I have a cousin in law who tells this story: Her youngest child found out about sex. Then he made the connection that if he existed, his parents must have had sex. So he confronted the parents with this, and mom was forced to admit, yes, of course, this is how babies get “made” and this is simply how things are. The child did not seem too concerned.
Moments later, the child noticed his sister playing in the other room. A thought occurred to him … a light went on, as it were. He turned back to his mother with an expression somewhere between accusation and perplexity.
“You did it twice?!?!?”
It makes sense that Christians would believe that Jesus was born of a virgin. Christianity itself is all about child psychology, punishment and reward, the bogyman and nectar (candy) of heaven, and so on. A virgin birth would mean that Mary, mother of Jesus, could be a woman who never did it. Not once, certainly not twice.
It turns out that the idea of virgin birth is not clearly part of early Christian lore, and in fact there is a considerable amount of evidence that the contemporaries of Jesus, or those who came soon after, did not really consider the possibility. In fact, there were claims at the time that Jesus was a descendant of David. This would have been through Joseph, as this is how lineage was constructed by the Jews of the time (this business of inheriting Jewishness from the mother is a much, much later construction).
The other reason that it would be convenient if Mary, mother of Jesus was a virgin is the simple fact that all the women in the Bible are prostitutes. This, of course, leads us to consider the very nature of prostitution in relation to the early scriptures of the Judeo-Christian-Islamic tradition. Let’s have a look at that idea from an ethnographic perspective.
I want to ask you a question. Is Maria a prostitute? Wait, don’t answer yet … you don’t know Maria. I’ll tell you a little about her.
Maria is sexually active. Now and then, she will spend the night with a man she has only recently met, but only if he pays. He does not pay her, but rather, he pays another adult male, who gives Maria a cut. He will sleep with her several times, paying each time, until he tires of her or she tires of him or the man who takes the payment tires of them both. Later, Maria will find another man.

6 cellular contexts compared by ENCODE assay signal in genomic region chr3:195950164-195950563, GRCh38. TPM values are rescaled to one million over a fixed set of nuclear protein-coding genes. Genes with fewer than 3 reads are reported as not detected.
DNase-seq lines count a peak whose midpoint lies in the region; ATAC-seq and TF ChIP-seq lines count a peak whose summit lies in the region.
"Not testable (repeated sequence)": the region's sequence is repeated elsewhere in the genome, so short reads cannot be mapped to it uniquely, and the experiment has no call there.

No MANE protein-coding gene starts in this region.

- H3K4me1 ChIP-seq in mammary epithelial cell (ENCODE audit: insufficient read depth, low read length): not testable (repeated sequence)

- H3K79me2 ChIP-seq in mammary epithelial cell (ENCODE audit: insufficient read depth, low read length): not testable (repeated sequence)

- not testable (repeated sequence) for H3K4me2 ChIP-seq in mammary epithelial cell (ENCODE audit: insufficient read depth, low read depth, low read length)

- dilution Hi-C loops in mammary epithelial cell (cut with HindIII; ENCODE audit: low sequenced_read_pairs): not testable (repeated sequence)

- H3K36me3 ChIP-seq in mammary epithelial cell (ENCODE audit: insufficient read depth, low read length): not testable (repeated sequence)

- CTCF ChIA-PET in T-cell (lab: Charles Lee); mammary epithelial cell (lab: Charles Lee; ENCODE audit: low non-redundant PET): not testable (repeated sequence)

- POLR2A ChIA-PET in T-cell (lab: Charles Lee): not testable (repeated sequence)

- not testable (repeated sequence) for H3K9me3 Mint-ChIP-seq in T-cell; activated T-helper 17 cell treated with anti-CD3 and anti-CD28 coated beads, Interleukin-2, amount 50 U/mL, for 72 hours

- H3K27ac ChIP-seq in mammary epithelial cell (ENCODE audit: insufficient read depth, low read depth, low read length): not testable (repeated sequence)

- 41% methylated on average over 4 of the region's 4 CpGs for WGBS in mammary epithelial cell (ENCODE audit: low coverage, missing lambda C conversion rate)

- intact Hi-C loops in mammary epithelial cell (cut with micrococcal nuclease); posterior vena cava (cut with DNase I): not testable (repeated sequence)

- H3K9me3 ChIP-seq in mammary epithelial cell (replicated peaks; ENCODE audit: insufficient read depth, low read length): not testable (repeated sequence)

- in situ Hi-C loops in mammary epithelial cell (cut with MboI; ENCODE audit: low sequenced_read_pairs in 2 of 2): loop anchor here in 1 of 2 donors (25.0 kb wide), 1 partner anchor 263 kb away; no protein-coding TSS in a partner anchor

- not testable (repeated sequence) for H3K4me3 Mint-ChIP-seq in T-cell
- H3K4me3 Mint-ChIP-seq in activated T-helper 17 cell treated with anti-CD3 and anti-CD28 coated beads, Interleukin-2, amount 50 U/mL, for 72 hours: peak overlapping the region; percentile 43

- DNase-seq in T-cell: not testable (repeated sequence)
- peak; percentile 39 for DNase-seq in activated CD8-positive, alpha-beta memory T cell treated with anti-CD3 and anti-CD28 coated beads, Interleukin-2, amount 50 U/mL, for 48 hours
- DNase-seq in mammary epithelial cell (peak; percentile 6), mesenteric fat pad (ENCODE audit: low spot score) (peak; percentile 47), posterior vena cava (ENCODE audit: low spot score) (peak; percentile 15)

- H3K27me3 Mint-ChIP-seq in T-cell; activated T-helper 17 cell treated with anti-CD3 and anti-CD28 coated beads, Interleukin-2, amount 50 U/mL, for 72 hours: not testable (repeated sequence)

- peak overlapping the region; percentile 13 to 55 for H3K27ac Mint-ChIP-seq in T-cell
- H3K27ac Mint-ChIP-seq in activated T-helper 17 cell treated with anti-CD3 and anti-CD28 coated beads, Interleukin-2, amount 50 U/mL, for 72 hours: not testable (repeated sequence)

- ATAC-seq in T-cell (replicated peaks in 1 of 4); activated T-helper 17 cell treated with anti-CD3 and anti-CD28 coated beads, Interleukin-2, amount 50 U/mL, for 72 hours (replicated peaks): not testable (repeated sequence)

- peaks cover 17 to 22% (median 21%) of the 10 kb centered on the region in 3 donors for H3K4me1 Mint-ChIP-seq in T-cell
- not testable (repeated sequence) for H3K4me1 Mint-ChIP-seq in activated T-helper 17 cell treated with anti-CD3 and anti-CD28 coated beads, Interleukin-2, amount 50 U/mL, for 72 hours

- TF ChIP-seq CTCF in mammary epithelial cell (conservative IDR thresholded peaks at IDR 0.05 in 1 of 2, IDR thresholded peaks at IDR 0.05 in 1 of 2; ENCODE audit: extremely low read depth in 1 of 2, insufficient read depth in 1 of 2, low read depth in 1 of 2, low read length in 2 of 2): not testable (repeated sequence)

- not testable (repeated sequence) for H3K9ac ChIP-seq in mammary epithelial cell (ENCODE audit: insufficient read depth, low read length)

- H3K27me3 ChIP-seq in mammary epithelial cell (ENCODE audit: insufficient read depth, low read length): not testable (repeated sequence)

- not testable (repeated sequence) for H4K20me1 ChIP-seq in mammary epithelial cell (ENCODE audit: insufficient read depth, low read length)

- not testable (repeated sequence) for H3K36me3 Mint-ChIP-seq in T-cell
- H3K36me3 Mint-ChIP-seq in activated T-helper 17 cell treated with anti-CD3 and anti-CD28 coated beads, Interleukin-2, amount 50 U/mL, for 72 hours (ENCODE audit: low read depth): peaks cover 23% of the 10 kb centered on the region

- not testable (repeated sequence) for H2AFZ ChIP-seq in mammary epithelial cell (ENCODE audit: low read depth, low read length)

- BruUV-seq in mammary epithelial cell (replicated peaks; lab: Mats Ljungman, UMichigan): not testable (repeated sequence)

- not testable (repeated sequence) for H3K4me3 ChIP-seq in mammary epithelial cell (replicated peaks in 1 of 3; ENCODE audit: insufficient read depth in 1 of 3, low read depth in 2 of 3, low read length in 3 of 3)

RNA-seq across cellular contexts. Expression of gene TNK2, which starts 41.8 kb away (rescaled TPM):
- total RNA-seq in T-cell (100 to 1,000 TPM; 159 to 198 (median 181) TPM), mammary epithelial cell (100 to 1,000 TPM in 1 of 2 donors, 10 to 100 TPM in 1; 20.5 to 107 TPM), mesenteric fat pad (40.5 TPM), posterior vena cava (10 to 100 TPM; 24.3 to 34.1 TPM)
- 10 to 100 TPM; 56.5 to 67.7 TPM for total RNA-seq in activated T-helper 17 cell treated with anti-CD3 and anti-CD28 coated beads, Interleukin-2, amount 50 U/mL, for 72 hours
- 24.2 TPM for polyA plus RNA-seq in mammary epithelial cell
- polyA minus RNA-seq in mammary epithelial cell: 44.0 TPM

In some societies, a woman who had this sexual and economic arrangement would be considered a prostitute. Indeed, in the US, she could be charged with the crime of solicitation.
The Maria I know, however, is not from the US. She is just a teenager who is unmarried living in roughly the same region of the world where this Bible story played out. Eventually, one of the men will click with her and visa versa, and the man who takes the payment … Maria’s father … will not object, or at least not object too much, and Maria and this man will be married. Thereafter, Maria will not have sex for money for the rest of her life, or until she becomes unmarried, or unless her marriage kinda goes on the rocks and her husband does not mind her becoming an actual prostitute.
In the society I’m describing, there are prostitutes. The difference between an unmarried woman and an actual prostitute is how many times you sleep with a man for a particular amount of money, and if there is any expectation of marriage.
This is a very common pattern in many areas of the world, and I suspect it applies to the times and places represented in much of both the so-called “Old” and “New” testaments of the Bible (wherever those tests refer to day to day life, anyway).
A virgin, in those times, would have been a woman not without sexual relations, but rather, without sexual uncertainties. She would have been a woman who would be married to a particular lineage, perhaps a semi-royal or chieftain’s lineage, by arrangement. Such as a young girl married to a “son of David.” Not a sexless female, just a female who is not available, for payment, on a trial basis or in any other way.
I do not mean to assert that anything at all related to the Christ story is true (or not true). There is only mixed evidence to assert that a story involving specific named individuals … Mary, Joseph, Christ, the three wise men, etc. … actually existed as stated in the stories, and did the things the stories tell us. I do suggest, however, that it is possible to understand this story in the ethnographic context we can loosely reconstruct for the times.
Other Bible as Ethnography Posts